The poetic inscription on the base can be translated as:
This is the Prince of the Dharma, that is, the body of the Dharma King, which is never just one [has manifold phenomenological manifestations] nor yet can it be two [is only one in essence], so there is no question as to whether this is a distant or close likeness! In such a phenomenological manifestation as this apprehended as perched on a lion’s back we do not see a true manifestation, for throughout ancient and modern times never has a true equivalent ever been made! However, this particular one was made after a manifestation that appeared at Wutaishan [Five Terrace Mountain, Shanxi] and one that took form and was handed down at the Guoqing Temple [Mount Tiantai, Zhejiang]. What the marvel of cognition can make of such manifestations is infinite in scope. Though only four fingers wide, it is not too small, and for a transformation body the height of a hand’s span, it is not too tall, so how can people who live just in this world reckon that it is not done well!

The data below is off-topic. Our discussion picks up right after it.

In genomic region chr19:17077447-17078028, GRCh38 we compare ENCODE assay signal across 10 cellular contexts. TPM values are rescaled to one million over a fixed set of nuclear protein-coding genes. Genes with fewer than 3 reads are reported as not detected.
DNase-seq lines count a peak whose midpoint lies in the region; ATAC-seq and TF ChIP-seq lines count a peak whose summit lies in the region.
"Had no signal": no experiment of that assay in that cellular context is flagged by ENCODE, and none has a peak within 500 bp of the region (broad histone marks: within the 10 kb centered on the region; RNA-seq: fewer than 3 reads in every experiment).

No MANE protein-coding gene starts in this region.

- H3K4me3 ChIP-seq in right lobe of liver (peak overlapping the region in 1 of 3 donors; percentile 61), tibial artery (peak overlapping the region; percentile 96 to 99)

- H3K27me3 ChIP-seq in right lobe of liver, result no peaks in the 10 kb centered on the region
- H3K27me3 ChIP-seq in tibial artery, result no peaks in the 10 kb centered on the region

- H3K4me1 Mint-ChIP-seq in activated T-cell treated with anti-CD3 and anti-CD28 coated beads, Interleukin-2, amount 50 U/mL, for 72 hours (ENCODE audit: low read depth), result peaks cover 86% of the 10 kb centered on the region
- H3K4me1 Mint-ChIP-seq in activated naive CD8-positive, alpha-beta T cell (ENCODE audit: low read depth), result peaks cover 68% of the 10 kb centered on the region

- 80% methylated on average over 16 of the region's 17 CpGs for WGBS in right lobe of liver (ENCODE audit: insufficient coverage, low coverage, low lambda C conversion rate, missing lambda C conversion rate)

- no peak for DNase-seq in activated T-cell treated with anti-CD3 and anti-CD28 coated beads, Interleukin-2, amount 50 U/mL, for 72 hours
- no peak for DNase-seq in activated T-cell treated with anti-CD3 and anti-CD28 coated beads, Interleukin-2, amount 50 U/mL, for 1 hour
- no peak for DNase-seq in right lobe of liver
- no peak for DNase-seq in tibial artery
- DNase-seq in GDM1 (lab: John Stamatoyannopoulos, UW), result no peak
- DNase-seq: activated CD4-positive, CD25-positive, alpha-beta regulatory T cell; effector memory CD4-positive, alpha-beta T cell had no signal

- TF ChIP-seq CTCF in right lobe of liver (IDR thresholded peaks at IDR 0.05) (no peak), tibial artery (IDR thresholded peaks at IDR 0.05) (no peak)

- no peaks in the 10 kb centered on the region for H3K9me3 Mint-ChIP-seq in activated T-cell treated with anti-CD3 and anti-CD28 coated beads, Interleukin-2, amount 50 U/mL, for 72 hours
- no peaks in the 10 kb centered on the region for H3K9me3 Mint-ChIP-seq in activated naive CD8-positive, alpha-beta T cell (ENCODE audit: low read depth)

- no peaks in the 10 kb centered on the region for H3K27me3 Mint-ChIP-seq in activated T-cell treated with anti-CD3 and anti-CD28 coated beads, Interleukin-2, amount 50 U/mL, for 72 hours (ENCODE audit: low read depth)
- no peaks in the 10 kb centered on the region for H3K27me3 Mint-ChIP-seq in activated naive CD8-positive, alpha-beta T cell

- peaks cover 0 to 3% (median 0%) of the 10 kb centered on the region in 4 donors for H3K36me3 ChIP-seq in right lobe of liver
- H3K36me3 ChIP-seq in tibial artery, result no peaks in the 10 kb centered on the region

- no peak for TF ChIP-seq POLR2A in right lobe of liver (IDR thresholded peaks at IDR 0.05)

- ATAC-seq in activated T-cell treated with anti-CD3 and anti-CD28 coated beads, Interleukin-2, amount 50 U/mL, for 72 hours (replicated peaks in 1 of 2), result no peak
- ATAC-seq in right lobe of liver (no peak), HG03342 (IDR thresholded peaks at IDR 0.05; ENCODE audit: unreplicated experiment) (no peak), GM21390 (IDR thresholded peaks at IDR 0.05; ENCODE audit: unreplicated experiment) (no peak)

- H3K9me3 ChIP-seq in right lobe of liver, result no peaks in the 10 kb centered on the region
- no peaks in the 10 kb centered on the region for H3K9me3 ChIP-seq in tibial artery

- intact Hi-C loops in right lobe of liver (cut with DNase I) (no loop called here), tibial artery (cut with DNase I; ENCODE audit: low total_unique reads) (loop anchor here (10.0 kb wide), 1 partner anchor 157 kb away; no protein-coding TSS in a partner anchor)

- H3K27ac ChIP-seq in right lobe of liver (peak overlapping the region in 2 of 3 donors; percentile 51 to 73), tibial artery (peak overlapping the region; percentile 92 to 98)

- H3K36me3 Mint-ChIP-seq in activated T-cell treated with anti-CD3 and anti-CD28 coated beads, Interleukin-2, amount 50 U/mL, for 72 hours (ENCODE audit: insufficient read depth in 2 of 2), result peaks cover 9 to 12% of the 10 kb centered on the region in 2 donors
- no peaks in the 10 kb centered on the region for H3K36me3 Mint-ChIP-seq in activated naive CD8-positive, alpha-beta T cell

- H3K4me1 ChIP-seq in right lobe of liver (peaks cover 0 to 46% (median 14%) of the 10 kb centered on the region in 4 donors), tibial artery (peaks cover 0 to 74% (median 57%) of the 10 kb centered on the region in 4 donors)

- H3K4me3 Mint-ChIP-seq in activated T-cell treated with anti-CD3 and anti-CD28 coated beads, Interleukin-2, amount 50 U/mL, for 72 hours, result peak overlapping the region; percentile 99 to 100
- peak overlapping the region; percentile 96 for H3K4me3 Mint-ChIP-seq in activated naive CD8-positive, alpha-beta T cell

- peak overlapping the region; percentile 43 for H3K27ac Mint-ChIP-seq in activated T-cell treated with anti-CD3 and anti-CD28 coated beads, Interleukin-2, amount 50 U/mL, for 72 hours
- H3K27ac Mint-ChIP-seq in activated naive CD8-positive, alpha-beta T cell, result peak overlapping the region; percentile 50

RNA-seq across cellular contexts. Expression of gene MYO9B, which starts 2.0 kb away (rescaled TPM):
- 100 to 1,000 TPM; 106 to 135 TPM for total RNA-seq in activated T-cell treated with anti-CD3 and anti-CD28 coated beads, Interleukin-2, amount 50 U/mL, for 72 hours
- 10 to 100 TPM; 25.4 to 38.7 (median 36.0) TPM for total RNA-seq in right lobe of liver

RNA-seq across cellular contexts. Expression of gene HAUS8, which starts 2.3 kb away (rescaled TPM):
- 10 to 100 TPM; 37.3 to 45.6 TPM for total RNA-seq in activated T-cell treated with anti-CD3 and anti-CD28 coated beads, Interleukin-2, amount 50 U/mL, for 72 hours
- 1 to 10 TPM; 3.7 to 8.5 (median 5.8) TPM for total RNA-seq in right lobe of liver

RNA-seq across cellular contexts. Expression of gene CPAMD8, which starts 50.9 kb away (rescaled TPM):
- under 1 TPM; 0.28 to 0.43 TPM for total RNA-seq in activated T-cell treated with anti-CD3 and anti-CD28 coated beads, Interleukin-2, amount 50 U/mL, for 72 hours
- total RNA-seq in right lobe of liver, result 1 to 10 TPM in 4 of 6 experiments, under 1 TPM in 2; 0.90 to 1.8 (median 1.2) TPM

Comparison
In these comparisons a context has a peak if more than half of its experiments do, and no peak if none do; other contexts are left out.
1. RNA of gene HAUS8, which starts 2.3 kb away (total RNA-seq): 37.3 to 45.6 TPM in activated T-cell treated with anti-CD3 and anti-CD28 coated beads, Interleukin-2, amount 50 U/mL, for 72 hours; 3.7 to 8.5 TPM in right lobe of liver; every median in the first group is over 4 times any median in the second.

We can identify the bodhisattva as Manjushri based on the inscription as well as the lion that he was riding on. Manjushri is an idealisation of wisdom, with manju meaning beautiful, and shri good fortune, virtue, majesty, lord, an epithet of a god. As guardian of wisdom his image is often placed in the temple hall on the left of Shakyamuni, with Samantabhadra on the right as guardian of law, the latter holding the Dharma, the former the wisdom or exposition of it. Manjushri is looked on as the chief of the bodhisattvas and represents them, as the chief disciple of the Buddha, or as his son. Although depicted seated on a lion emblematic of its stern majesty as usual, that the present boxwood figure is carved without the five hair curls or a sword is noteworthy, since Manjushri is often represented with the curls to indicate the five wisdom peaks and the sword to symbolise wisdom.